Parasola plicatilis (Curtis) Redhead, Vilgalys & Hopple - Pleated Inkcap

Distribution - Taxonomic History - Etymology - Identification - Culinary Notes - Reference Sources

Parasola plicatilis - Pleated Inkcap

Taxonomy

Phylum: Basidiomycota

Class: Agaricomycetes

Order: Agaricales

Family:Psathyrellaceae

Commonly referred to as the Pleated Inkcap, and sometimes as the Little Japanese Umbrella, Parasola (formerly Coprinus) plicatilis is a very delicate member of the inkcap group of fungi. It occurs in short grass.

This is one of the many short-lived grassland fungi that appear overnight following rain; the fruitbodies develop, expand, shed their spores and decay within 24 hours and by the next morning there is usually little or no evidence of them ever having existed.

Distribution

Common and widespread in Britain and Ireland, this little mushroom is found also throughout mainland Europe as well as in many other parts of the world including North America.

If you have a lawn and you don't smother it in artificial weedkillers and fertilisers, this is one of the little mushrooms that you are likely to see there in summer and autumn. You need to get up early in the morning to see Parasola plicatilis at its very best, because by afternoon the stem usually begins to collapse under the weight of the darkening cap.

Taxonomic history

Parasola plicatilis, Pleated Inkcap, early morning

The Pleated Inkcap was first described scientifically in 1777 by British mycologist William Curtis (1746 - 1799), who named it Agaricus plicatilis. (At that time most gilled fungi were initially placed in the genus Agaricus, which has since been largely redistributed across many newer genera.) In 1838 the great Swedish mycologist Elias Magnus Fries transferred this species to the genus Coprinus, where as Coprinus plicatilis ,it resided undisturbed for the best part of two centuries. In 2001, based on DNA sequencing, Redhead, Vilgalys & Hopple redistributed most of the species formerly collected in the Coprinus genus. The Pleated Parasol was moved to the genus Parasola along with a great many superficially similar little mushrooms, and so its scientific name became Parasola plicatilis. (A microscope is essential to separate the various Parasola species with certainty, even then it is no task for a beginner.)

Synonyms of Parasola plicatilis include Agaricus plicatilis Curtis, and Coprinus plicatilis (Curtis) Fr.

Etymology

The specific epithet plicatilis means pleated - a reference to the grooved upper surface of the cap.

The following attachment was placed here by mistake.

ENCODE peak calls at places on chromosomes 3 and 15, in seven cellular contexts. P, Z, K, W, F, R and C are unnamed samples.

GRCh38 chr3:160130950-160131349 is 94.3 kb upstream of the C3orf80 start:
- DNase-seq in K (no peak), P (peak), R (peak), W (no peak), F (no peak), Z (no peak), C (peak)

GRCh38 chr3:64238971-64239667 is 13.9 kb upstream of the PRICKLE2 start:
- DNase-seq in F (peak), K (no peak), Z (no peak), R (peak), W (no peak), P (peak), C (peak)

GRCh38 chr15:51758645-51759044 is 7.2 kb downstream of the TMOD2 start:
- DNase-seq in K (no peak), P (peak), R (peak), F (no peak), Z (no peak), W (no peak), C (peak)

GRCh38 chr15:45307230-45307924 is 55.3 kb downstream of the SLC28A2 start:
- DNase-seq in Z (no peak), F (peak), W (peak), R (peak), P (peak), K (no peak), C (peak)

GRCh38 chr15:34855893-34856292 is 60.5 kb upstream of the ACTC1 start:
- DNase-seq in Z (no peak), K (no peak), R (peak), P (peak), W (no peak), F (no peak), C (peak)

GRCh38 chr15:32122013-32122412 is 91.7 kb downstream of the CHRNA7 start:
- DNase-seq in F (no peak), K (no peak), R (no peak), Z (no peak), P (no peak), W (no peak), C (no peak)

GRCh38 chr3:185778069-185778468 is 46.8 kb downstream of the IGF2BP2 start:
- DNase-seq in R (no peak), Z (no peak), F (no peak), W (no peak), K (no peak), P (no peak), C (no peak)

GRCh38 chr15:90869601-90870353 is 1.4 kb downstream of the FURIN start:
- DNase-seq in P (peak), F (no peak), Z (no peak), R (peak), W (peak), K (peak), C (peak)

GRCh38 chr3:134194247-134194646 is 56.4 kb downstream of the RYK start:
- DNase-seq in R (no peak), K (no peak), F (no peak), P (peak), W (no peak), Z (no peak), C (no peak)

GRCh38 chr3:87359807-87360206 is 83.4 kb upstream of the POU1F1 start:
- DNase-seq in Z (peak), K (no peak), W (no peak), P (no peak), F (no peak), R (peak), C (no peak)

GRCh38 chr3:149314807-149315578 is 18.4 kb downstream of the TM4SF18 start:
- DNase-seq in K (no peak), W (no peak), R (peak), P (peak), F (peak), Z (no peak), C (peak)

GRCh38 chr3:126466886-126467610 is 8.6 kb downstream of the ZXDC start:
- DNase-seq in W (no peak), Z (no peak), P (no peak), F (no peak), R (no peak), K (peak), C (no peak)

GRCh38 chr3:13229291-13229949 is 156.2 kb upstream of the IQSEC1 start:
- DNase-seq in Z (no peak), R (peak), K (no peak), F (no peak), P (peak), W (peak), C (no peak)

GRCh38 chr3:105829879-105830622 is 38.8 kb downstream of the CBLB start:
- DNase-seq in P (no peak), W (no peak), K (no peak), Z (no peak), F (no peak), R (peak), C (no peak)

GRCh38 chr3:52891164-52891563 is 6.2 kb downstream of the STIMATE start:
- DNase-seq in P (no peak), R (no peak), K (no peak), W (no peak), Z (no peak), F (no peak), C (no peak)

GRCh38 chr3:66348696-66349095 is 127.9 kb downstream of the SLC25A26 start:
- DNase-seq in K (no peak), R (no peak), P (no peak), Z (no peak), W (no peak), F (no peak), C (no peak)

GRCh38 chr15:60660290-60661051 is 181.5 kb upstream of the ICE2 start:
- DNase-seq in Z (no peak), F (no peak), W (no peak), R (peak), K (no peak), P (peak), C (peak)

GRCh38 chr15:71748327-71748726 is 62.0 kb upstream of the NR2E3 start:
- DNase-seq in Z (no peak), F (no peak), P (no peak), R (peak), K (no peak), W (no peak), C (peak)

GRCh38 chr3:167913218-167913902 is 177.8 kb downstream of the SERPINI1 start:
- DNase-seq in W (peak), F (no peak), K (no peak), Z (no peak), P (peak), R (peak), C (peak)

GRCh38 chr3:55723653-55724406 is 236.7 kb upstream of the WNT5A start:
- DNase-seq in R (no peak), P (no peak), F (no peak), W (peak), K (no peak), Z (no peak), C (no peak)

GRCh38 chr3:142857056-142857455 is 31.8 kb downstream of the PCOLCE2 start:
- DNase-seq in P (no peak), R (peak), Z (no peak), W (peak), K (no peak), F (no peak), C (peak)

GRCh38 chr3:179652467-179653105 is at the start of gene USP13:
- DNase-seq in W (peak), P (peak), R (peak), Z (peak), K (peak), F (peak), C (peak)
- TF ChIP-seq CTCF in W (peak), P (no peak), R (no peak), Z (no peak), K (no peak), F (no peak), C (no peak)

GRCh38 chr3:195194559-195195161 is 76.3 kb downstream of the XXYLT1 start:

Identification guide

Cap of Parasola plicatilis

Cap

The cap of Parasola plicatilis has a diameter of 1 to 2cm, is heavily ribbed, and initially egg-shaped, then convex and finally flat.

A distinctive tawny central 'eye' contrasts with the rest of the pale grey cap.

Gills of Parasola plicatilis

Gills

The white gills turn grey and then black; they radiate from a position just remote from a collar around the top of the stem (unlike those of Parasola auricoma, which are adnate or adnexed to the stem itself), and they are thin and moderately spaced.

Unlike many of the inkcaps, this delicate little fungus has a cap that flattens and then shrivels rather than its gills deliquescing (turning to a black inky liquid).

Stem of Parasola plicatilis

Stem

Up to 6cm long, but only 4 or 5mm in diameter, with a slightly swollen base, and very fragile, the stem of Parasola plicatilis is faintly fibrillose; its colour is white or dingy cream becoming slightly brownish at the base.

Spores of Parasola plicatilis

Spores

Almond shaped: irregularly ellipsoidal in minor axis cross section and ellipsoidal in major axis cross section, 10-13 x 7-10.5 x 6.5-8μm with an eccentric germ pore - visible in many but not all of the spores pictured on the left.

Spore print

Black in mass.

Odour/taste

Not distinctive.

Habitat

Parasola plicatilis is a saprobic mushroom; it appears in short grass on lawns and sometimes in parks and meadows, usually in small groups.

Season

May to November in Britain and Ireland.

Similar species

Parasola auricoma is slightly larger and darker in cap colour; it has minute hairs among its cap cells, and it grows in woodland habitats and on woodchip mulch.

Parasola leiocephala has free gills whereas the gill of the more common Parasola plicatilis are joined to a collar around the stem.

Parasola kuehnerii is more orange-brown but is otherwise very similar in macroscopic appearance to Parasola plicatilis; this species is found mainly on woodland edges.

Culinary Notes

The Pleated Inkcap is generally regarded as inedible, and its small size and thin flesh mean that there is little temptation to try eating this insubstantial mushroom. (Some sources suggest that these mushrooms may contain psychoactive substances, in which case they should be treated as being toxic and potentially dangerous.)

Reference Sources

Fascinated by Fungi, Pat O'Reilly 2011

Dictionary of the Fungi; Paul M. Kirk, Paul F. Cannon, David W. Minter and J. A. Stalpers; CABI, 2008

Taxonomic history and synonym information on these pages is drawn from many sources but in particular from the British Mycological Society's GB Checklist of Fungi and (for basidiomycetes) on Kew's Checklist of the British & Irish Basidiomycota.